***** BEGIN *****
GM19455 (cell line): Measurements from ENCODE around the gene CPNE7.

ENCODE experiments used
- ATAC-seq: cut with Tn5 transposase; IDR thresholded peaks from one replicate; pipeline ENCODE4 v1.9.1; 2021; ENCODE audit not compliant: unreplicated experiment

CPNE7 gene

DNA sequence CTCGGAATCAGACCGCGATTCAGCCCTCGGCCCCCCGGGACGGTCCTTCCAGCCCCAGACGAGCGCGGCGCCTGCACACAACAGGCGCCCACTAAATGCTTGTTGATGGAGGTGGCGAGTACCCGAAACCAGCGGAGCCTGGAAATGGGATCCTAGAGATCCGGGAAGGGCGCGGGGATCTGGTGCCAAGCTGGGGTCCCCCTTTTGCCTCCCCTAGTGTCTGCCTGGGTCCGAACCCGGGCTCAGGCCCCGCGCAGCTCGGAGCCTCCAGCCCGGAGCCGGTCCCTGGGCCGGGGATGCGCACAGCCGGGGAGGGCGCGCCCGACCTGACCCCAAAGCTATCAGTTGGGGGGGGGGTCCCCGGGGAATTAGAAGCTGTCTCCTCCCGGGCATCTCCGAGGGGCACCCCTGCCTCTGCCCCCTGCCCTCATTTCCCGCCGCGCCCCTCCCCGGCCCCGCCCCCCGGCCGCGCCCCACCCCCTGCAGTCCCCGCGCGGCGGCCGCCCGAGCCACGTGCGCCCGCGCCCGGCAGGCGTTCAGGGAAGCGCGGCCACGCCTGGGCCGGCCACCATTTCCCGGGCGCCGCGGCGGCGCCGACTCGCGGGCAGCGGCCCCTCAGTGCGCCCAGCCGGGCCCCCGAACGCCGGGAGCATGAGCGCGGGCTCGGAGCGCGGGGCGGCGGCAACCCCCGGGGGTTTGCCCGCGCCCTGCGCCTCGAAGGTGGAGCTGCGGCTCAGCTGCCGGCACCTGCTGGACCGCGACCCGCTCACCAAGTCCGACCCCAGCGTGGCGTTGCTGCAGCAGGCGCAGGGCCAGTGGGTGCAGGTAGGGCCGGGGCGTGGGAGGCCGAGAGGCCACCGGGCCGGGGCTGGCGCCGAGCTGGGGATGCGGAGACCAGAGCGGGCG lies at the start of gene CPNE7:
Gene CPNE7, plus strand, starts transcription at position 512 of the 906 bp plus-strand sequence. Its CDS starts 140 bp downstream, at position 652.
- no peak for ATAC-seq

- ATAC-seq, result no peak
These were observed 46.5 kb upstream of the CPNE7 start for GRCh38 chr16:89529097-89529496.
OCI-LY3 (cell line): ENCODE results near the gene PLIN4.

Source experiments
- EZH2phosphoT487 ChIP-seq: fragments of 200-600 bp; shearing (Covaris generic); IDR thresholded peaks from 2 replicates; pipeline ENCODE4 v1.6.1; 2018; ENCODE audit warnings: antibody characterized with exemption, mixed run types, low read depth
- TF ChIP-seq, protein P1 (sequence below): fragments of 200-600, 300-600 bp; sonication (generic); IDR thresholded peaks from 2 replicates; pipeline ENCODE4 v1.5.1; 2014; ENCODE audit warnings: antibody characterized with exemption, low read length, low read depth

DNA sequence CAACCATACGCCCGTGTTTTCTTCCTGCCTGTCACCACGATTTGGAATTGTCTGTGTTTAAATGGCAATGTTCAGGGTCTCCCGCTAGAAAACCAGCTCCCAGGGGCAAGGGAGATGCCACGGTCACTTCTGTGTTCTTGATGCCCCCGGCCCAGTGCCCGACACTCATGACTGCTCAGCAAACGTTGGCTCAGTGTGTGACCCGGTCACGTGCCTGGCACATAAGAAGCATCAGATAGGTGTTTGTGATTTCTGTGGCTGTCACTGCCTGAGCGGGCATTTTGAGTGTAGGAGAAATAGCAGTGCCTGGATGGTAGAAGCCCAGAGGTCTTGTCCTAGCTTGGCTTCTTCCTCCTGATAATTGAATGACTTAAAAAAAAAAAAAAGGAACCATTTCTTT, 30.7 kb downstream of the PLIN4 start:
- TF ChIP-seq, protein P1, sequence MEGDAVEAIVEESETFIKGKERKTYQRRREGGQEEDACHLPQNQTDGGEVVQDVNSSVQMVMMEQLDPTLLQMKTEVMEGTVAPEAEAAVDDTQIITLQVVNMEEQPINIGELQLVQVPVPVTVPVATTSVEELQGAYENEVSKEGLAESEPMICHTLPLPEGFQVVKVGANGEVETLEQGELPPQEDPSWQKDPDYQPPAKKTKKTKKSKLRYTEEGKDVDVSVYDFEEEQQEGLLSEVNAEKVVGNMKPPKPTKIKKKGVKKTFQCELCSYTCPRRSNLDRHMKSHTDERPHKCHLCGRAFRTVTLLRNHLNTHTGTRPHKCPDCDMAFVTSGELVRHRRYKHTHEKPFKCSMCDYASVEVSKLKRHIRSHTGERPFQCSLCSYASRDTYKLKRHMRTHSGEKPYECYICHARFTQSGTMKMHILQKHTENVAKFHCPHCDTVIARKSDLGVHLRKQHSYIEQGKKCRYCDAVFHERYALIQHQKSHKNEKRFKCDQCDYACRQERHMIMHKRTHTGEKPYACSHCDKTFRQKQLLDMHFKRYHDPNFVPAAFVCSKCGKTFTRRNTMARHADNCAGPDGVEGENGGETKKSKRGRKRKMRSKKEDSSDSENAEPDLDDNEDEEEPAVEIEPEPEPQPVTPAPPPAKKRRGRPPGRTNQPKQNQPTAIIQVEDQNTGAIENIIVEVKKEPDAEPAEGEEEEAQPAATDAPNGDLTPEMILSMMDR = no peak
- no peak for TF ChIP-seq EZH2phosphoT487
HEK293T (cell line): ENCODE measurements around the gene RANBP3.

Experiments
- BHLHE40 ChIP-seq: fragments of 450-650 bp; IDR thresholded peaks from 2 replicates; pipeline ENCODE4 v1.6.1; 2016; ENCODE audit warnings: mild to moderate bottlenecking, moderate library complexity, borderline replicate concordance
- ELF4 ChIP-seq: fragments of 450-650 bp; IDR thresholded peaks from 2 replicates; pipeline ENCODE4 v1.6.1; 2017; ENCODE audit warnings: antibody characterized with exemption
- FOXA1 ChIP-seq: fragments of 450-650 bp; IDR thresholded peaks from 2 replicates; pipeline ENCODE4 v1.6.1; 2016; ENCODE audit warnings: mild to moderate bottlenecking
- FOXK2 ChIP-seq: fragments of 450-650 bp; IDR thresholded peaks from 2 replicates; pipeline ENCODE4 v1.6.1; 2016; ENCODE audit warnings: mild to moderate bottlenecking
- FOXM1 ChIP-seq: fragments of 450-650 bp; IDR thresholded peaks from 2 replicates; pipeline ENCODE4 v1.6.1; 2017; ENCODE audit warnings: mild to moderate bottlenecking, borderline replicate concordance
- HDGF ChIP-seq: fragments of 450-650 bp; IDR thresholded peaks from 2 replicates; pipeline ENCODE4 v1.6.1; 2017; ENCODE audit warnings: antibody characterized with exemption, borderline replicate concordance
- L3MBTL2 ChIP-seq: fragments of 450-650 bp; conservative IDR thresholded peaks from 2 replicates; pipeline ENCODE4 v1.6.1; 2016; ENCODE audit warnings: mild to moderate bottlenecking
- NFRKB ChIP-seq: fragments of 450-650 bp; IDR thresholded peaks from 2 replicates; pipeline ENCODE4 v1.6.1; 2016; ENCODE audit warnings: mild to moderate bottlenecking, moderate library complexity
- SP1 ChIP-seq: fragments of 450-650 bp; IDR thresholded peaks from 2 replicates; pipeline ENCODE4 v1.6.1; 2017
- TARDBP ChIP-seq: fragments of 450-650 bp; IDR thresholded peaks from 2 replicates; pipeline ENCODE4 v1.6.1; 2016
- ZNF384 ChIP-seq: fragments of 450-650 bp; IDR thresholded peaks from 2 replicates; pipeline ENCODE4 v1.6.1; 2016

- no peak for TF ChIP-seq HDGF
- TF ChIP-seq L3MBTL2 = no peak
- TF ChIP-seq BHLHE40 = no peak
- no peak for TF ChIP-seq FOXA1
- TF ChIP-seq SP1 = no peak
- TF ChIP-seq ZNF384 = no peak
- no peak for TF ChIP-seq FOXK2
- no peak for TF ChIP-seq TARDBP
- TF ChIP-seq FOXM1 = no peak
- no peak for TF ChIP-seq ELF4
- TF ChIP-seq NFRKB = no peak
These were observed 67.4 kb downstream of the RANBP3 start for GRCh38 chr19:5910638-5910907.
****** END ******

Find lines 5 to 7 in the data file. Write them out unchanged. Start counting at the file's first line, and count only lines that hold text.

DNA sequence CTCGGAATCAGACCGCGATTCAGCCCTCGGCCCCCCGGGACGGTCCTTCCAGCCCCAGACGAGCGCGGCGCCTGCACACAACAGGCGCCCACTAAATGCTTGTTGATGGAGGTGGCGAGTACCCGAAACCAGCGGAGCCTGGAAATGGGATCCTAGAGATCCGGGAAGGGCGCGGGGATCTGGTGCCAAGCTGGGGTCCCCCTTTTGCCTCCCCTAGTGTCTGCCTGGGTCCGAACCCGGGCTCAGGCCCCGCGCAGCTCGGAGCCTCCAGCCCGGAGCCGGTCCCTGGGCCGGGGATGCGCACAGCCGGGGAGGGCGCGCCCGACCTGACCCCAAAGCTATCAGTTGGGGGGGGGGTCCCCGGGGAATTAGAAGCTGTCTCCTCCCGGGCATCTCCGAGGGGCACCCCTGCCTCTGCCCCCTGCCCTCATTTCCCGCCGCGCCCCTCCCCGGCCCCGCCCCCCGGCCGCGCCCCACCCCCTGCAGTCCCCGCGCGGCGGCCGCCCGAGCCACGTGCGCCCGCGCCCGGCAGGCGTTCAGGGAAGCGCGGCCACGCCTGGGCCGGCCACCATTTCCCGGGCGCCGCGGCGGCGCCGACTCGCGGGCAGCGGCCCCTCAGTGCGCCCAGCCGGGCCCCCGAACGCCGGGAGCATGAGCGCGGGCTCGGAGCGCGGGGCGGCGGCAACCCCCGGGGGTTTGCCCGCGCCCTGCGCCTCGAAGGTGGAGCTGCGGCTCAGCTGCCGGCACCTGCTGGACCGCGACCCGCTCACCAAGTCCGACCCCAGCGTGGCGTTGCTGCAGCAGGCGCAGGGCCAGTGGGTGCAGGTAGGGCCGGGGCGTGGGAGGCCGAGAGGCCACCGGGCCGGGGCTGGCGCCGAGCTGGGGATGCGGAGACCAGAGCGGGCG lies at the start of gene CPNE7:
Gene CPNE7, plus strand, starts transcription at position 512 of the 906 bp plus-strand sequence. Its CDS starts 140 bp downstream, at position 652.
- no peak for ATAC-seq